Mineral Acquisition from Clay by Budongo Forest Chimpanzees

Vernon Reynolds, Andrew Lloyd, Christopher English, Peter Lyons, Howard Dodd, Catherine Hobaiter, Nicholas Newton-Fisher, Caroline Mullins, Noemie Lamon, Anne Marijke-Schel, Brittany Fallon

Research output: Contribution to journalArticlepeer-review


Chimpanzees of the Sonso community, Budongo Forest, Uganda were observed eating clay and drinking clay-water from waterholes. We show that clay, clay-rich water, and clay obtained with leaf sponges, provide a range of minerals in different concentrations. The presence of aluminium in the clay consumed indicates that it takes the form of kaolinite. We discuss the contribution of clay geophagy to the mineral intake of the Sonso chimpanzees and show that clay eaten using leaf sponges is particularly rich in minerals. We show that termite mound soil, also regularly consumed, is rich in minerals. We discuss the frequency of clay and termite soil geophagy in the context of the disappearance from Budongo Forest of a formerly rich source of minerals, the decaying pith of Raphia farinifera palms.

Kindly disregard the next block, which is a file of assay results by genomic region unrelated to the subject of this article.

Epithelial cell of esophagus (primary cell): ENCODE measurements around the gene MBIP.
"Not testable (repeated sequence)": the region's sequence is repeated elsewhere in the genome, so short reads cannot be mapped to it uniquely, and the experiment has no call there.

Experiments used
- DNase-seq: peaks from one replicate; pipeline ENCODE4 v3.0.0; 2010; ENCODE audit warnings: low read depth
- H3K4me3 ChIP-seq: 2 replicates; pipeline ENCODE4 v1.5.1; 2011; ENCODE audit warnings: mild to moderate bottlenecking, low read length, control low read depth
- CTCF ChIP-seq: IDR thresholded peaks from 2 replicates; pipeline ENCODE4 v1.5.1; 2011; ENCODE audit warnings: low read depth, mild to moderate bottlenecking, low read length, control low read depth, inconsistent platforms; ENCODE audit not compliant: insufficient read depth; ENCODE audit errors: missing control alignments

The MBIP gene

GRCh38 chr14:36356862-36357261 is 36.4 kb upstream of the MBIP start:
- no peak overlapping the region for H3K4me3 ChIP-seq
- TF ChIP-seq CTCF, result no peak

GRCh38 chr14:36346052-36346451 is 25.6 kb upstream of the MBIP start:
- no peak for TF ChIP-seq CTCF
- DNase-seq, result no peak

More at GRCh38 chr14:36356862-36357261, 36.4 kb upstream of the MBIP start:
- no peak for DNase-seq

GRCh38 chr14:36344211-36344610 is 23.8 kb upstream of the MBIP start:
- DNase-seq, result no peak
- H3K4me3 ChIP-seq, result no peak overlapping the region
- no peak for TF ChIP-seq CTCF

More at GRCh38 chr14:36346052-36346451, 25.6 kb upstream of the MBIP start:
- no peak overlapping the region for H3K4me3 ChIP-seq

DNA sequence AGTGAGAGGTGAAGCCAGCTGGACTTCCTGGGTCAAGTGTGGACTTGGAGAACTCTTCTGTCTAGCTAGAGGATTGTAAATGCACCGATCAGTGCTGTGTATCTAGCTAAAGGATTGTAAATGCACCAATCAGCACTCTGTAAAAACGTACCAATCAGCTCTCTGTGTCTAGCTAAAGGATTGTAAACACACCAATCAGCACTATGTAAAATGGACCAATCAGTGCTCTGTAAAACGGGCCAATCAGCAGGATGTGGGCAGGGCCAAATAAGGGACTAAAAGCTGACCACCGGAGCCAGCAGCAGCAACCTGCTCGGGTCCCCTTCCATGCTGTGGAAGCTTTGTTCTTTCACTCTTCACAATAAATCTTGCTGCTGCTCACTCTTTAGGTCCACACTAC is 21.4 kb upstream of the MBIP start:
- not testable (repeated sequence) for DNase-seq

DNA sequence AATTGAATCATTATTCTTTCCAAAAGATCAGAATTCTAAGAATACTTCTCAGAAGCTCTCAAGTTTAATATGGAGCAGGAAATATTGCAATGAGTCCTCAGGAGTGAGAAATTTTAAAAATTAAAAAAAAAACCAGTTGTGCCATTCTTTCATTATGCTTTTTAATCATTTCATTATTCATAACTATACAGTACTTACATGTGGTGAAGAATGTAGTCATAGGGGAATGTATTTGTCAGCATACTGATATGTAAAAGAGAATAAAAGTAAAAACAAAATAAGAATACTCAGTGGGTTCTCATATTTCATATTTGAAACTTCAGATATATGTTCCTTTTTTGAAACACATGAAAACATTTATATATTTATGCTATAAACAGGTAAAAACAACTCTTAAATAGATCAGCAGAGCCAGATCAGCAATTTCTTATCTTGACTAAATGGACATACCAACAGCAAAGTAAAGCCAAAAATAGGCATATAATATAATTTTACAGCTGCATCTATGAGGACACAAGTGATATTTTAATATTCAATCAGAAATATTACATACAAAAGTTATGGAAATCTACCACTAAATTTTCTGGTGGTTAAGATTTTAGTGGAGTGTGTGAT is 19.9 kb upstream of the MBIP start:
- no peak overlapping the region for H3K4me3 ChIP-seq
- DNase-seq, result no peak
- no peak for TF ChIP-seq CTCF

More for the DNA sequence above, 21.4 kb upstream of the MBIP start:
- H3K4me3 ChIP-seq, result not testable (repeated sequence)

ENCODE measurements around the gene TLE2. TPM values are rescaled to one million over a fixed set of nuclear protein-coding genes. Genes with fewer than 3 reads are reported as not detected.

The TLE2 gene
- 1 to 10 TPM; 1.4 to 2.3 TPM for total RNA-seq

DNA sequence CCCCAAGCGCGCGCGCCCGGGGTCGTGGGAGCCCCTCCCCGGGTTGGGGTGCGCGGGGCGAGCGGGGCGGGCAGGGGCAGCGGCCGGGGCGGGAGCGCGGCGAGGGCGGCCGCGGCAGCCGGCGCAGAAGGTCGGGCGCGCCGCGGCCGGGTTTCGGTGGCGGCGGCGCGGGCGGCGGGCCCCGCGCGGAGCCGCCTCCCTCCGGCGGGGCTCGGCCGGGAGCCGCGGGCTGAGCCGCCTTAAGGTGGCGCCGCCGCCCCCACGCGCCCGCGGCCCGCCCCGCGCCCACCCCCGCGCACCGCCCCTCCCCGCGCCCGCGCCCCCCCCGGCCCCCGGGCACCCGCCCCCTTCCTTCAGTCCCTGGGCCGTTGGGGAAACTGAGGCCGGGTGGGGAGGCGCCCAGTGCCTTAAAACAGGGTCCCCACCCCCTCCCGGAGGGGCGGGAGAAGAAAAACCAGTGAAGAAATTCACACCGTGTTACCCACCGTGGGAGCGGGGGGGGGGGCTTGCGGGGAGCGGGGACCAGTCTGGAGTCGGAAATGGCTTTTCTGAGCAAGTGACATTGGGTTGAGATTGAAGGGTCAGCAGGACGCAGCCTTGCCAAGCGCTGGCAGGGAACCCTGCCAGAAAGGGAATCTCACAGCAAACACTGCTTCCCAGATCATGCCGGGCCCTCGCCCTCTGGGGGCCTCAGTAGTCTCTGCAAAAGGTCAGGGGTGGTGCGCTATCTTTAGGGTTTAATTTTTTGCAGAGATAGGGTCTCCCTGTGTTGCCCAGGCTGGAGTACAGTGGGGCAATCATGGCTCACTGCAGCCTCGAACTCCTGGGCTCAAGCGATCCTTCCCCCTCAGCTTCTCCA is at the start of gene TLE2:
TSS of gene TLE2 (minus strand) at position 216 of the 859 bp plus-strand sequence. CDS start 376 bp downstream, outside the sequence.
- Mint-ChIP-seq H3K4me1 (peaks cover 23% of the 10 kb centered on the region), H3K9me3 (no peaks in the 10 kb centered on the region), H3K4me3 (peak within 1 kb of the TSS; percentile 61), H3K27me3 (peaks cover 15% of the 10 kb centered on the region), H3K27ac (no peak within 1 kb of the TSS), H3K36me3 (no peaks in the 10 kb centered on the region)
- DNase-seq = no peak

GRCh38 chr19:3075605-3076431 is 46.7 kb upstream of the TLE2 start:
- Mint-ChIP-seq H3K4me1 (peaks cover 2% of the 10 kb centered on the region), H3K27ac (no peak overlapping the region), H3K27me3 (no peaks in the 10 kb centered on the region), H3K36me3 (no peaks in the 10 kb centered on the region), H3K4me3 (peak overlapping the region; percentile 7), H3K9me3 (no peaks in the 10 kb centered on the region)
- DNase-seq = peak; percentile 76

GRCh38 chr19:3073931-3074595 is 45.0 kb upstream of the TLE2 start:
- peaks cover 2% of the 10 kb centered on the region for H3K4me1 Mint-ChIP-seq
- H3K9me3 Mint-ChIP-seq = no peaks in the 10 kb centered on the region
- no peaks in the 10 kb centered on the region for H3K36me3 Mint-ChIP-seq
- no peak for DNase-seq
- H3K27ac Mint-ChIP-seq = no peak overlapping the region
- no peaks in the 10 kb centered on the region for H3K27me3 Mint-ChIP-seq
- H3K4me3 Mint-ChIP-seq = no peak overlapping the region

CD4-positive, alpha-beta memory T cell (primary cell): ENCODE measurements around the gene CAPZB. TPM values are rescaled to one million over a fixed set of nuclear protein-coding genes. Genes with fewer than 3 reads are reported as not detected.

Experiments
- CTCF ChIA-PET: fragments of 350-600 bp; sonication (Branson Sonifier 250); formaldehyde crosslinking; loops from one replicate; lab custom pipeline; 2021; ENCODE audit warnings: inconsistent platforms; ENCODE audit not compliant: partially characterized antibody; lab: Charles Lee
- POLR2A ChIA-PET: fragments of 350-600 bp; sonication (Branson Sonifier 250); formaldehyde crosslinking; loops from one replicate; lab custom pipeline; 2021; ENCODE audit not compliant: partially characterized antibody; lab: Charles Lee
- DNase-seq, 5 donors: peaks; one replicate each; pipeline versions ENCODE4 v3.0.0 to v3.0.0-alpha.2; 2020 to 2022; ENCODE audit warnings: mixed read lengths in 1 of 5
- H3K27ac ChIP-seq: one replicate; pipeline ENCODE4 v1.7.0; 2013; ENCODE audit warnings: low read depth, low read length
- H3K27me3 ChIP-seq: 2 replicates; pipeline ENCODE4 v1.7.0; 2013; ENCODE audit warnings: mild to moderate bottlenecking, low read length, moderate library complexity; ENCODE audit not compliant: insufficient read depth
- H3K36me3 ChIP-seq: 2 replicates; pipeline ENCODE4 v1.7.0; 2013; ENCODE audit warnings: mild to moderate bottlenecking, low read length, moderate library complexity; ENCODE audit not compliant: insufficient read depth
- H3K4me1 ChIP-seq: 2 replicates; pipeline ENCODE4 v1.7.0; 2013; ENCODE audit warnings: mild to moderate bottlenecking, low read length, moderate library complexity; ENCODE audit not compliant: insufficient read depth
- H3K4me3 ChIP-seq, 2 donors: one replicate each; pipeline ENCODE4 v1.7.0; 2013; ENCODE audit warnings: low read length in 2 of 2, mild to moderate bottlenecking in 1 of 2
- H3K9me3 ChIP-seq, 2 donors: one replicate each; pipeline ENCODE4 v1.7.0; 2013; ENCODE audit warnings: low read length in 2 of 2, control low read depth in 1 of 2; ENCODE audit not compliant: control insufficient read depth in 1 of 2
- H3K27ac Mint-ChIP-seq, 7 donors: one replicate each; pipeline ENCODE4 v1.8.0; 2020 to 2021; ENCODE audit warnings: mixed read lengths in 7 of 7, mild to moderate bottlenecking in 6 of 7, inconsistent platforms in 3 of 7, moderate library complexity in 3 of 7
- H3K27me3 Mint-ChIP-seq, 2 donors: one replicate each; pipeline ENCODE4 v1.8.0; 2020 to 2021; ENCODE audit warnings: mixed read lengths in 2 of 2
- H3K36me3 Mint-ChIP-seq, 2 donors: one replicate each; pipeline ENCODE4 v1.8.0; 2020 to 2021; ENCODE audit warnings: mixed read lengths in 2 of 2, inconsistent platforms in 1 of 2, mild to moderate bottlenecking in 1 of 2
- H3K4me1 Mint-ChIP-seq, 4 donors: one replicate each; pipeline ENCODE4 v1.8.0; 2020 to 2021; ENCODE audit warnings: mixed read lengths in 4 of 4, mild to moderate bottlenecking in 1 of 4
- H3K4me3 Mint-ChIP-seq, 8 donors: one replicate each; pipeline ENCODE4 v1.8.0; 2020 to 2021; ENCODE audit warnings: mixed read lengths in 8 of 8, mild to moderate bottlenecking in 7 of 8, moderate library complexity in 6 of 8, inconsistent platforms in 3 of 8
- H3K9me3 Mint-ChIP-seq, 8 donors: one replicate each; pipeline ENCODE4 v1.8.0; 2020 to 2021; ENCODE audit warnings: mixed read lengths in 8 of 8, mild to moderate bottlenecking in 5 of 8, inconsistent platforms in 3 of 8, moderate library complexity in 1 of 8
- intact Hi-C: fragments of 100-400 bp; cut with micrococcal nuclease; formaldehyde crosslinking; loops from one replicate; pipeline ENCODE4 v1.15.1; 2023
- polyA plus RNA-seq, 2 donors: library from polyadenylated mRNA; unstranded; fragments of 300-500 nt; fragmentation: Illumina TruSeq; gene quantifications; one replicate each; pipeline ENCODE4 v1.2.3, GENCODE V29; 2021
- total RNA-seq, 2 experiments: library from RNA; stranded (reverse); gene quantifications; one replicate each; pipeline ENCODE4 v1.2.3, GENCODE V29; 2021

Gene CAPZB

Original languageEnglish
JournalPLoS ONE
Issue number7
Publication statusPublished - 28 Jul 2015

Bibliographical note

© 2015 Reynolds et al. This is an open access article distributed under the terms of the Creative Commons Attribution License, which permits unrestricted use, distribution, and reproduction in any medium, provided the original author and source are credited.


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